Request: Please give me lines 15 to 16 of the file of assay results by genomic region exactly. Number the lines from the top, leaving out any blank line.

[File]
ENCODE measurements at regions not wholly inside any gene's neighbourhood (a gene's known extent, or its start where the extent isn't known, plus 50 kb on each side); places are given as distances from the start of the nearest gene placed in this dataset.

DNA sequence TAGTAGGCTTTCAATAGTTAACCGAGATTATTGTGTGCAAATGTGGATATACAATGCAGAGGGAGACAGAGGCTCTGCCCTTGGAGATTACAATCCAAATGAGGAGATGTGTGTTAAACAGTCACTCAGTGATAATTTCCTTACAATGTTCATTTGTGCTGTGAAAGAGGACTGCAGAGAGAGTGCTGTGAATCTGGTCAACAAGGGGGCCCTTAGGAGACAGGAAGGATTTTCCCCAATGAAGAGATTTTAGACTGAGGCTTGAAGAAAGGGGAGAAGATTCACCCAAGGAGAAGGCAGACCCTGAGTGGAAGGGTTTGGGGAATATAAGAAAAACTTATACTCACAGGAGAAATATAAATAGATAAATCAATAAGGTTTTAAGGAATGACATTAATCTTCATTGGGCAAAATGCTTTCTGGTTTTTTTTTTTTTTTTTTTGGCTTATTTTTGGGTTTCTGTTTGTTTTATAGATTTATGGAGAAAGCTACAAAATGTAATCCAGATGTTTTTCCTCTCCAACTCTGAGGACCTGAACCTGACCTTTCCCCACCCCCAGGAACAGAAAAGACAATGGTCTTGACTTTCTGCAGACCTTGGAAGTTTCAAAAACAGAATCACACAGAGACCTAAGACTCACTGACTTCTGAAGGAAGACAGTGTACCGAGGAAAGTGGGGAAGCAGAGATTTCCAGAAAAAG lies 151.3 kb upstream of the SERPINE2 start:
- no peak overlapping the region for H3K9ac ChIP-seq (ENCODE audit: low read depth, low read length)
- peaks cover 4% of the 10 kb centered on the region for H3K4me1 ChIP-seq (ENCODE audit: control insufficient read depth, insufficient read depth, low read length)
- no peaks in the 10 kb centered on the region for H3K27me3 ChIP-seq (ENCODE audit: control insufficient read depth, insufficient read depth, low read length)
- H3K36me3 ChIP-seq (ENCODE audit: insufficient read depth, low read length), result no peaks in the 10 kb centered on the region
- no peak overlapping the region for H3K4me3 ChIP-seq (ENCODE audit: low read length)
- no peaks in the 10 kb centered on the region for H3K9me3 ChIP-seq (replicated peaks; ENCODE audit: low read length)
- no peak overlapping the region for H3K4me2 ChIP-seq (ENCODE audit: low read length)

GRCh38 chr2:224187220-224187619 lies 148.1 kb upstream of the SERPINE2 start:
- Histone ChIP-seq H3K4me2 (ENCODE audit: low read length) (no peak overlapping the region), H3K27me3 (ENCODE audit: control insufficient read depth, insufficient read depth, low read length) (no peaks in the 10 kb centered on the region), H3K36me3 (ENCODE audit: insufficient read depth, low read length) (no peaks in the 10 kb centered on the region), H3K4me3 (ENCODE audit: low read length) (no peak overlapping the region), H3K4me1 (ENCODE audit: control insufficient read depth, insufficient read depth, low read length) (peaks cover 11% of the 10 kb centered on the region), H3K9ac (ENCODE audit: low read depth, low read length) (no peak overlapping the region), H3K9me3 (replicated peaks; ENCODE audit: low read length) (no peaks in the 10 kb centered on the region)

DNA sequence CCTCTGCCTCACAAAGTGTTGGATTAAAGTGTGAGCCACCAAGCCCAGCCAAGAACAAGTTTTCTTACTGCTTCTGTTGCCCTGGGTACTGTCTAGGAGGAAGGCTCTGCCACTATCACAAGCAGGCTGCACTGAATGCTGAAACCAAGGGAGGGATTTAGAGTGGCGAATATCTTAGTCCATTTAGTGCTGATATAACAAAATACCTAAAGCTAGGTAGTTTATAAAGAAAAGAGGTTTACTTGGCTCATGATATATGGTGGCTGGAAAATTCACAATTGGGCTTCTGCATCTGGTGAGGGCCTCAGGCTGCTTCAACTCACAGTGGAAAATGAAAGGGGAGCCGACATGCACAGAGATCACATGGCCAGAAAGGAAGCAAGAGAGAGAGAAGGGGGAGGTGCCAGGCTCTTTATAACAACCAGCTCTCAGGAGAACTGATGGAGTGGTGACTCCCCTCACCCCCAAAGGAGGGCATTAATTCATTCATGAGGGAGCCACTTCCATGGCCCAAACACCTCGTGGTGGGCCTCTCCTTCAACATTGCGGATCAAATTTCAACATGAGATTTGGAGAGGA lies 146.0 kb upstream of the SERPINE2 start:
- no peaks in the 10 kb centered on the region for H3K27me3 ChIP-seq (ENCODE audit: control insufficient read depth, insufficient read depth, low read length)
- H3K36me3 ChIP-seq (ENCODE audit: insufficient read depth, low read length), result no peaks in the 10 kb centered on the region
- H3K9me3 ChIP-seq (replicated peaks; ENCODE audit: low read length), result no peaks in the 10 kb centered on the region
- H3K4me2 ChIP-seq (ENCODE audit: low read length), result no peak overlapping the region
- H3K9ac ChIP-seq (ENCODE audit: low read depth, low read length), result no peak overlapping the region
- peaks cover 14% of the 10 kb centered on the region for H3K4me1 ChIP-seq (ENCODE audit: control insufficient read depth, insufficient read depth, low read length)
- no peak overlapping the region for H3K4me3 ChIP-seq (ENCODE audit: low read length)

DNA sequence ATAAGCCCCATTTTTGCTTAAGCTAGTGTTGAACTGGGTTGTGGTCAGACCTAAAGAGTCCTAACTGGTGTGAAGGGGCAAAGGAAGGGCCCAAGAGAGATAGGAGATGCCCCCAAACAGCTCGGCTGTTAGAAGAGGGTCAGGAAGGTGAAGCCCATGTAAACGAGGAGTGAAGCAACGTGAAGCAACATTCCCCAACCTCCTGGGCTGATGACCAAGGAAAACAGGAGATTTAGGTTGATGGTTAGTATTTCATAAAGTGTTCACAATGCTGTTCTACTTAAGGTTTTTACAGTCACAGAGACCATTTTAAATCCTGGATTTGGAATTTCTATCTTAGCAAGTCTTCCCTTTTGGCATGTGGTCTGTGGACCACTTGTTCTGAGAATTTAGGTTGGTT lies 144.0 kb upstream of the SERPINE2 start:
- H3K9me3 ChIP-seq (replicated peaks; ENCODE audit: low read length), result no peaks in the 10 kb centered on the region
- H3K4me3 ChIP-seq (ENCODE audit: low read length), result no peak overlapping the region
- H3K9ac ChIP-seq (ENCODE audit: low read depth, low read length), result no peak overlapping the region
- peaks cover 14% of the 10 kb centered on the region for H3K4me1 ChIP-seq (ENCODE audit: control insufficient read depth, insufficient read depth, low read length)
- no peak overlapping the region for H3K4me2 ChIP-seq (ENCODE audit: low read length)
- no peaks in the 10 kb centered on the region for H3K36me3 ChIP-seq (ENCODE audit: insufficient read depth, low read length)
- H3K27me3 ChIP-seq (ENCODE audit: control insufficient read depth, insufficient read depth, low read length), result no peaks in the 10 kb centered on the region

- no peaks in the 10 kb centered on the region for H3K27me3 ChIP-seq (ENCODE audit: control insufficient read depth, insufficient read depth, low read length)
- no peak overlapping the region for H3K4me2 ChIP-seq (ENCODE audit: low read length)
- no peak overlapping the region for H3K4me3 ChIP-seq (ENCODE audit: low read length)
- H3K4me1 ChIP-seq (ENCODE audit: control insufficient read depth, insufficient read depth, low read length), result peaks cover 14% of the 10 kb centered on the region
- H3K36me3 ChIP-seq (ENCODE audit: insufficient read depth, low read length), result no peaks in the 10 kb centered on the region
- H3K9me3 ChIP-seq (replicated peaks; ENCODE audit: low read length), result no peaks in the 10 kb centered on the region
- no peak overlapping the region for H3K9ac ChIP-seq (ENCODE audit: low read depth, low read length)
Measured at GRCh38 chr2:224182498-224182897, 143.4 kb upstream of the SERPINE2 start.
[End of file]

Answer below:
- H3K9me3 ChIP-seq (replicated peaks; ENCODE audit: low read length), result no peaks in the 10 kb centered on the region
- H3K4me2 ChIP-seq (ENCODE audit: low read length), result no peak overlapping the region